This is the thing: at the library she was maneuvered into having to check out a book, practically requiring it while not in actuality requiring it, and she was subjected to a weekly sense of being sent through a cattle chute. A cattle chute, if you don’t know, starts out as a wide corral, but as the cattle get moved along inside it to one opening only, it gets narrower and narrower until they have no choice but to walk a certain direction, face a certain direction, and eventually get caught in the narrowest part so cowboy folks can do cow medicine and other things to them. She had felt like she was being maneuvered, even at the elementary age, and had wanted to resist but also wanted to be good and follow the rules. So we had a long talk then, and later, and later, and later again, about how we have to be a little discrete in our rebellion, but there are options like civil disobedience and other things that usually other groups claim a monopoly on.
It comes down to this: standards. We have them. Other people have theirs. Some people appear to have none. But I don’t hear from the ALA about people who wish to not read a banned book. They may consider this a non issue, but it becomes an issue when a book that people want to ban is now an assignment, and an adult authority figure is telling a child that they must read it. Where is the freedom in that? This isn’t happening all that often as yet, but it is beginning to. There is a good chance that this tendency will become a trend (a more likely trend than burning books, too). And if a person opposes it, they risk being branded (remember the cattle chute?) as an oppressor of freedom; a possibly rabid book banner; an anal screeching jack booted monkey hovering over their wicked hellish bonfire while pages float up in the air as so much forlorn ash. Such a sad, sad image, and it makes people angry, which can be useful.
I do not propose banning books. I honestly would like that some had never been written. I also support the freedom to choose not to read certain books. This is where people think I’m a goose, but that’s ok. Let me bring in the nutrition argument. As a parent, as a person, I want to choose good healthy food for my family and for myself. Sure, we like our junk food, and we like dessert. We also absolutely love home made chicken noodle soup or oatmeal bread or cheese muffins or broccoli or carrots or tangerines. The healthy food is more important. The snacks are ok in wise measure. There is no place in our diet for gravel, manure, broken glass, heroin, nuclear waste, etc. It is obvious to most of society that a wise and responsible parent must make choices for good nutrition when considering what will go into the bodies of their children. So why not be aware and careful when we are feeding their young minds?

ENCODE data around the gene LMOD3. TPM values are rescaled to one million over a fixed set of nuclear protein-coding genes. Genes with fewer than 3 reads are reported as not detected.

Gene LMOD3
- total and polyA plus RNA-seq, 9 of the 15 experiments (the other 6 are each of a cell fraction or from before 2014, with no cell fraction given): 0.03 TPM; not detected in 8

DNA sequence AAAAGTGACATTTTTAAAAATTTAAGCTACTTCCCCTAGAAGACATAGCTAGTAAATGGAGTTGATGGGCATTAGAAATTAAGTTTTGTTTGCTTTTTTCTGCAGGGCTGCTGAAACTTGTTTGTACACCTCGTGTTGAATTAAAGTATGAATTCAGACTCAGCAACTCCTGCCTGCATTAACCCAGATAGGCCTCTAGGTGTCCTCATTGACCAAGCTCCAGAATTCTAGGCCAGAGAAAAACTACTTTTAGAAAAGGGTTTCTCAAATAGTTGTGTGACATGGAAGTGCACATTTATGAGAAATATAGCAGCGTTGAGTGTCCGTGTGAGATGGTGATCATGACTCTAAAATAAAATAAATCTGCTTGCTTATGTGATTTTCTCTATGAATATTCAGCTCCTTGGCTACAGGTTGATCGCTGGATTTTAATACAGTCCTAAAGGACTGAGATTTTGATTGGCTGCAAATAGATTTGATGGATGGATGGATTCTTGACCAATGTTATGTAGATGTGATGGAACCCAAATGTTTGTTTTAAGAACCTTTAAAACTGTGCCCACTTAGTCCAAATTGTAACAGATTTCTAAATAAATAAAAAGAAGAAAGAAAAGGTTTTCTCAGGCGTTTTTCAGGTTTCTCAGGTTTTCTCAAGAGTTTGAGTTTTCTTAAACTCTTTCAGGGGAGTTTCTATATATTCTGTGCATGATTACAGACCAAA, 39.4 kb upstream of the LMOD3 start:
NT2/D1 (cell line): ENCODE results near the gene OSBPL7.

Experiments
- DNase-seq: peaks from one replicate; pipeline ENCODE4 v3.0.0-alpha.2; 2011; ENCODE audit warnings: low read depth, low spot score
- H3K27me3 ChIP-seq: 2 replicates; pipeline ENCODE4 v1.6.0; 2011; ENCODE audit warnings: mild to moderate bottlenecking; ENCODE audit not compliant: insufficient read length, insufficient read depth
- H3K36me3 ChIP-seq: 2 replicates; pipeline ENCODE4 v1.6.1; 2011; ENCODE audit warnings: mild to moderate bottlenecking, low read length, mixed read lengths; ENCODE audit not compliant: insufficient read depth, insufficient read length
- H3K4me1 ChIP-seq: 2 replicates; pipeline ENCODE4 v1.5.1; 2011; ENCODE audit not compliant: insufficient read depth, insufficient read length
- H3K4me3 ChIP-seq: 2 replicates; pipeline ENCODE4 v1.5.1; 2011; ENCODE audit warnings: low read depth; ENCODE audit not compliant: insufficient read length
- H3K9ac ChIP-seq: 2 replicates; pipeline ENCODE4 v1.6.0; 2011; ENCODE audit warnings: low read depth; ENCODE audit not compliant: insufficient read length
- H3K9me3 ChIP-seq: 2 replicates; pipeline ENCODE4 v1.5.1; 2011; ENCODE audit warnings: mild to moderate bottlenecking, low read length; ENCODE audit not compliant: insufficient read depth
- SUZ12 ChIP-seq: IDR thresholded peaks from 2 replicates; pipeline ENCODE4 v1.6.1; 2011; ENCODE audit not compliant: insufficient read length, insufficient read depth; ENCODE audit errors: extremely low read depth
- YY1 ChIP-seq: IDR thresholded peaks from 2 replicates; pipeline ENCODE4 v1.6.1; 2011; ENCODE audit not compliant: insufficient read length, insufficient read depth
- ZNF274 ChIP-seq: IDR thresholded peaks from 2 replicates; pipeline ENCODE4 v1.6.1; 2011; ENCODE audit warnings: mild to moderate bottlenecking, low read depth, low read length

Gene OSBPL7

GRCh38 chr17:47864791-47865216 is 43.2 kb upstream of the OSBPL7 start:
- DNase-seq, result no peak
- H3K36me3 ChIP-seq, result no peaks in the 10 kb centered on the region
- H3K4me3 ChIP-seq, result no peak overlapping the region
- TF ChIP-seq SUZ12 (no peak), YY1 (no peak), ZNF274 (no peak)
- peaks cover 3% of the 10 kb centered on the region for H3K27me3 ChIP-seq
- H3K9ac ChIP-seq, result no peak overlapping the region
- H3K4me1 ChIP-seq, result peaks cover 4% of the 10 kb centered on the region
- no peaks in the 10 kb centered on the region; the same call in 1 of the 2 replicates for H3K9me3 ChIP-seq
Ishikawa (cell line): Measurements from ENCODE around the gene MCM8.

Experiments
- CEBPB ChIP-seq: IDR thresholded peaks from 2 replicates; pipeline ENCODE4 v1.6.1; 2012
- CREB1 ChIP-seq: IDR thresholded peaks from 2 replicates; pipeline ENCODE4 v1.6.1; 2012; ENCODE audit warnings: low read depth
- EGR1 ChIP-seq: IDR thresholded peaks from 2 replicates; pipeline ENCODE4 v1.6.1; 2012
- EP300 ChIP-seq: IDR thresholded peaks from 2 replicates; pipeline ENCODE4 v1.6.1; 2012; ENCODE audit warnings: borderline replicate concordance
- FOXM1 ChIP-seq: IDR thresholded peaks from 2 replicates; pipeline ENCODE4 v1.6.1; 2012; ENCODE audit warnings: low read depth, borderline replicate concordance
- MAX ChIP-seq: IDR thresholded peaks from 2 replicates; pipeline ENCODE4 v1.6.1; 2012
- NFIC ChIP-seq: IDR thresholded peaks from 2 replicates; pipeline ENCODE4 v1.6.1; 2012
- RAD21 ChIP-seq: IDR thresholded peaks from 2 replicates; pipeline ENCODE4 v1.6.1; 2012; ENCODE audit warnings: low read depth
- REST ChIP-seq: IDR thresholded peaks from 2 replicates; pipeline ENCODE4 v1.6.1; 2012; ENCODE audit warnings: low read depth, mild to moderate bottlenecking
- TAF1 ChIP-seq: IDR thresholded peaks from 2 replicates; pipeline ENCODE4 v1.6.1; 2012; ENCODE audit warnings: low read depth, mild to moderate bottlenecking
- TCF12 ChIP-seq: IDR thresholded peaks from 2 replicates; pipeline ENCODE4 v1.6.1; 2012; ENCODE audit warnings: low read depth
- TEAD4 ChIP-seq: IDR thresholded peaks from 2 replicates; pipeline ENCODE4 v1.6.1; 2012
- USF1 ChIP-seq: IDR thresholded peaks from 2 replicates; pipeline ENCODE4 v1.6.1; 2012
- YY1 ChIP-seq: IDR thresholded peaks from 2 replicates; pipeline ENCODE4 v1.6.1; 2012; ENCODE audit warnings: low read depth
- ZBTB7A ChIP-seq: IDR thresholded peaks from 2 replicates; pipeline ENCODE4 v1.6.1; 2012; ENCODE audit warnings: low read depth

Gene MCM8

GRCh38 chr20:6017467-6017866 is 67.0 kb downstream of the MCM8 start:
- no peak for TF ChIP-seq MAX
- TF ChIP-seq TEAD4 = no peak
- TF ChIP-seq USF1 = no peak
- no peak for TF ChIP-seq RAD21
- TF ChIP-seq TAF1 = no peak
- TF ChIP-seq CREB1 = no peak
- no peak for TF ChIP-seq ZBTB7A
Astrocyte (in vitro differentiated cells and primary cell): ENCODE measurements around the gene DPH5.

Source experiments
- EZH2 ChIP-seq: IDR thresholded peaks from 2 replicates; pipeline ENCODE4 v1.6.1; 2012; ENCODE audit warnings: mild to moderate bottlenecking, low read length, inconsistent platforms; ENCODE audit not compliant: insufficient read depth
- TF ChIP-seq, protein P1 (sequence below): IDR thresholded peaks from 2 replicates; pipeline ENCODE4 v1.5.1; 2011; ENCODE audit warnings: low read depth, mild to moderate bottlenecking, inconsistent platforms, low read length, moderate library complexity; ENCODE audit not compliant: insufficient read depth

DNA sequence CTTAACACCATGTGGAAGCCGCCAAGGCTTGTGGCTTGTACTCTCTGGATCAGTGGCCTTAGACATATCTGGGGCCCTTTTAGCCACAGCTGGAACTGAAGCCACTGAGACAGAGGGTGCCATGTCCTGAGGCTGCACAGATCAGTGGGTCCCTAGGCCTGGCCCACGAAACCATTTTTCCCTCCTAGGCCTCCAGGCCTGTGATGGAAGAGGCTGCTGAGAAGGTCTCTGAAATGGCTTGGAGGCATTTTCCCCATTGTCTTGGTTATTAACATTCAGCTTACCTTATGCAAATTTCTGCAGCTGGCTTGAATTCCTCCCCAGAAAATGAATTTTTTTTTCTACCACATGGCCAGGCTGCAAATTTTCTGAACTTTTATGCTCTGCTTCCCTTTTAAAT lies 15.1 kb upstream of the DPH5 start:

Freedom is important. Unfortunately, bad choices exist out there. Fortunately, I have avoided most of the really bad ones. Because I had the freedom.
That is what Banned Books Week means to me.
Here is a list of some of our favorite books:
Jane Eyre, by Charlotte Bronte
Ivanhoe, by Sir Walter Scott
The Gormenghast Trilogy, by Mervyn Peake
The Hobbit and Lord of the Rings, by J.R.R. Tolkien
The Space Trilogy, by C. S. Lewis
The Chronicles of Narnia, by Lewis
The Little House on the Prairie series, by Laura Ingalls Wilder
Something Wicked This Way Comes, by Ray Bradbury
Dandelion Wine, by Bradbury
Fahrenheit 451, by Bradbury
(and others by him)
Beauty, by Robin McKinley
Rose Daughter, by McKinley
(and others by her)
Dracula, by Bram Stoker
the Brother Cadfael series, by Ellis Peters
The Adventures of Sherlock Holmes, by Sir A. Conan Doyle
Hitch Hikers’ Guide to the Galaxy, by Douglas Adams
The Mark of Zorro, by Johnston McCulley
Many books by George MacDonald
Many by Agatha Christie
Numerous biographies, historical accounts, and a few political books
and many, many more.
(Sometimes as a kid I would just flip open a dictionary and start reading)
(I could find my favorite parts of the encyclopedias before I could read)
(Sometimes in college after a hard day’s study I couldn’t handle anything stronger than Calvin & Hobbes cartoons. I once read a news editor complaining how college students loved their cartoons, so he had obviously forgotten what college was like)
(I’m a strong supporter of decent comic books and graphic novels. One series that is a favorite here is the Akiko series by Mark Crilley)
(Porn is to books what cocaine is to honest medicine)
(Don’t tell me that if a majority likes something, then it has a right to exist. If the majority makes a bad choice, it only makes the bad choice more supported, it does not give it value)
(There are not enough pictures of books in the world for me)